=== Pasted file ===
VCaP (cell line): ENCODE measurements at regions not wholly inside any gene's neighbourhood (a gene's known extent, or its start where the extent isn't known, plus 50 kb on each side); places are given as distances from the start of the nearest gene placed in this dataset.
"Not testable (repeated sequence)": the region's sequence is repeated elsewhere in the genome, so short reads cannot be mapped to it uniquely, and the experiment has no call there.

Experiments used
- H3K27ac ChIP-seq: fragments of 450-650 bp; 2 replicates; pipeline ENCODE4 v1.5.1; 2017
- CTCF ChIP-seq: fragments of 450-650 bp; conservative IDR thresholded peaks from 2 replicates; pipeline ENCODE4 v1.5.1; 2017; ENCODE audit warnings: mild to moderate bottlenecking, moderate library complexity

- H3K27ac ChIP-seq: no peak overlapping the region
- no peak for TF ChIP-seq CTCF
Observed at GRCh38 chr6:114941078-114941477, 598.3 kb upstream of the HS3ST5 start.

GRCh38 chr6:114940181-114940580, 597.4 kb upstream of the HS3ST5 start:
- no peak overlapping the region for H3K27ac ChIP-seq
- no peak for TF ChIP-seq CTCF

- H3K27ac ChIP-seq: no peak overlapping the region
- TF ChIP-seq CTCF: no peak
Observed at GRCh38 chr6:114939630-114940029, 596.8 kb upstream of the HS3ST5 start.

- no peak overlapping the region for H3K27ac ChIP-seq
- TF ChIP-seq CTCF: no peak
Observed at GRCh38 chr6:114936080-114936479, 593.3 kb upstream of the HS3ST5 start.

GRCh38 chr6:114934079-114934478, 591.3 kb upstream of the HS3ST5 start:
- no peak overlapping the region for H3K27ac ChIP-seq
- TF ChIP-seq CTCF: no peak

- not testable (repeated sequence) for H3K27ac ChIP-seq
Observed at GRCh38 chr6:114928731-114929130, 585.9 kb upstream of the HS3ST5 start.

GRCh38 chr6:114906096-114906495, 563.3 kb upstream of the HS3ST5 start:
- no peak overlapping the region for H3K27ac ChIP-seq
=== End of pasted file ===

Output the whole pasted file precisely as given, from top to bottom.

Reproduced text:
VCaP (cell line): ENCODE measurements at regions not wholly inside any gene's neighbourhood (a gene's known extent, or its start where the extent isn't known, plus 50 kb on each side); places are given as distances from the start of the nearest gene placed in this dataset.
"Not testable (repeated sequence)": the region's sequence is repeated elsewhere in the genome, so short reads cannot be mapped to it uniquely, and the experiment has no call there.

Experiments used
- H3K27ac ChIP-seq: fragments of 450-650 bp; 2 replicates; pipeline ENCODE4 v1.5.1; 2017
- CTCF ChIP-seq: fragments of 450-650 bp; conservative IDR thresholded peaks from 2 replicates; pipeline ENCODE4 v1.5.1; 2017; ENCODE audit warnings: mild to moderate bottlenecking, moderate library complexity

- H3K27ac ChIP-seq: no peak overlapping the region
- no peak for TF ChIP-seq CTCF
Observed at GRCh38 chr6:114941078-114941477, 598.3 kb upstream of the HS3ST5 start.

GRCh38 chr6:114940181-114940580, 597.4 kb upstream of the HS3ST5 start:
- no peak overlapping the region for H3K27ac ChIP-seq
- no peak for TF ChIP-seq CTCF

- H3K27ac ChIP-seq: no peak overlapping the region
- TF ChIP-seq CTCF: no peak
Observed at GRCh38 chr6:114939630-114940029, 596.8 kb upstream of the HS3ST5 start.

- no peak overlapping the region for H3K27ac ChIP-seq
- TF ChIP-seq CTCF: no peak
Observed at GRCh38 chr6:114936080-114936479, 593.3 kb upstream of the HS3ST5 start.

GRCh38 chr6:114934079-114934478, 591.3 kb upstream of the HS3ST5 start:
- no peak overlapping the region for H3K27ac ChIP-seq
- TF ChIP-seq CTCF: no peak

- not testable (repeated sequence) for H3K27ac ChIP-seq
Observed at GRCh38 chr6:114928731-114929130, 585.9 kb upstream of the HS3ST5 start.

GRCh38 chr6:114906096-114906495, 563.3 kb upstream of the HS3ST5 start:
- no peak overlapping the region for H3K27ac ChIP-seq